While Yoko Taro’s reputation and a storyteller was one of the primary draws for Automata, the original NieR received heavy criticism for its gameplay. Bringing in the powerhouse of PlatinumGames was the perfect thing to maintaining the spell dodging identity of NeiR while giving it an immensely satisfying combat and last-second evasions from the makers of Bayonetta. In an era of gaming where it feels ludicrous that we still have to complain about fighting the camera, NeiR effortlessly transitions between 3rd person, top-down, and a side scrolling gameplay styles as if camera issues were are a long-ago “solved” issue. This allows Automata to shift easily between open-world brawler to bullet hell to 2D boss fights or side-scrolling platforming which, in turns, feel entirely unique or a intentional homages to classics like Castlevania.
Coming off several amazing titles with a shared weakness for inventory management, it was a pleasure to play Automata almost entirely free of extended menu navigation. The only equipment in the game are a finite set of weapons at predetermined locations, each with four upgrades. Upgrade chips are the RNG elements but possess only two stats and can be fused into progressively larger values. It feels simple, clean, and works within the game’s internal logic. Yoko Taro has even worked his indirect storytelling into the inventory by providing a story for each weapon that progresses as you unlock each of its levels, often poems or parables which pose questions or carry emotional themes that resonate with the story. One of the ending even requires collecting and maxing out each weapon to access all of their smaller narratives.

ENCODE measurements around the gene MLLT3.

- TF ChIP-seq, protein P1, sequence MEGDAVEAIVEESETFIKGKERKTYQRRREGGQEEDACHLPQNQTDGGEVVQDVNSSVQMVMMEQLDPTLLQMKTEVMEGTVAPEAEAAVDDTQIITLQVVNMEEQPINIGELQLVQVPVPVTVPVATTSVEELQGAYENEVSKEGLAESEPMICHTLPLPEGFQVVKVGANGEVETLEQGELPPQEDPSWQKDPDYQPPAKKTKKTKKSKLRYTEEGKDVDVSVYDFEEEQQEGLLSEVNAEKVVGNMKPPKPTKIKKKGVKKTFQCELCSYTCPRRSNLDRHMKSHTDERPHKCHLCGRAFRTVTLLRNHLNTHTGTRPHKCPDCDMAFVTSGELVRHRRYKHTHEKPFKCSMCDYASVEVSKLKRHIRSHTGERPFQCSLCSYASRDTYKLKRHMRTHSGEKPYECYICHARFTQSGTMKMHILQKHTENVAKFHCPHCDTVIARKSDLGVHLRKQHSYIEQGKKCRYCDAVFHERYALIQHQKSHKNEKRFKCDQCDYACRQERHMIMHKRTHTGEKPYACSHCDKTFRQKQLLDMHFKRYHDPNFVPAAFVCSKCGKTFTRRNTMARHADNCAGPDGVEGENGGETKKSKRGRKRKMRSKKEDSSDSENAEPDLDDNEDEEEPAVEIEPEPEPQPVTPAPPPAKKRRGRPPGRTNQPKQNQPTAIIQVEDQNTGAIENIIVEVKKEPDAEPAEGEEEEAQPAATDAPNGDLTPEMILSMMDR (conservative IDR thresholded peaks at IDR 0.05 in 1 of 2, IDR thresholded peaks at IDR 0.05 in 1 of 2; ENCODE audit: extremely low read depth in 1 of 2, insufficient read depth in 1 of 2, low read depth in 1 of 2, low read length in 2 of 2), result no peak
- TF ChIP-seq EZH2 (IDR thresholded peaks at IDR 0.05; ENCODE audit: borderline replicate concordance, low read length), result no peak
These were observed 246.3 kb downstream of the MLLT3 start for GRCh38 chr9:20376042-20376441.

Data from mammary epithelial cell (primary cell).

The experience of Automata hits only a few rare hitches. The introduction of 9S’s hacking minigame ability turned his storyline of the less combat-able android from a chore into a novel experience, but having to reinitiate a hack on enemies rather than simply playing longer or more difficult arcade-like course. Automata also continues the industry trend of including the indirect multiplayer elements and corpse retrieval of Dark Souls. You can encounter other players bodies and either harvest them for parts or repair them for a short-term NPC ally. Similarly, you have to travel to your body to collect your upgrade chips (but not your weapons?) after dying. These aren’t bad gameplay elements per se, I could even see finding more interesting uses when paired with 9S’s hacking ability, but they otherwise feel frivolous in an otherwise tightly designed title.
NieR: Automata is one of the most unique gaming experiences I’ve had in years. It tells its tale through indirect means and thematic tools that you’d expect from an anime auteur or indie game production with nothing to lose. Yoko Taro and PlatinumGames are the perfect pair of eccentrics to pull this off, each bringing their unconventional and lauded styles to create a weird, wonderful experience. Depsite replaying several segments of the story the experience never gets old with new information, gameplay elements, and unique storytelling styles emerging from each characters perspective. NieR: Automata‘s release date put it up against some stiff competition but it absolutely shines.
+ Excellent multi-threaded plot
+ Smooth, finished combat
+ Epic soundtrack
+ Daring storytelling and design
+/– Hacking is a mixed bag
– Out of place Dark Souls features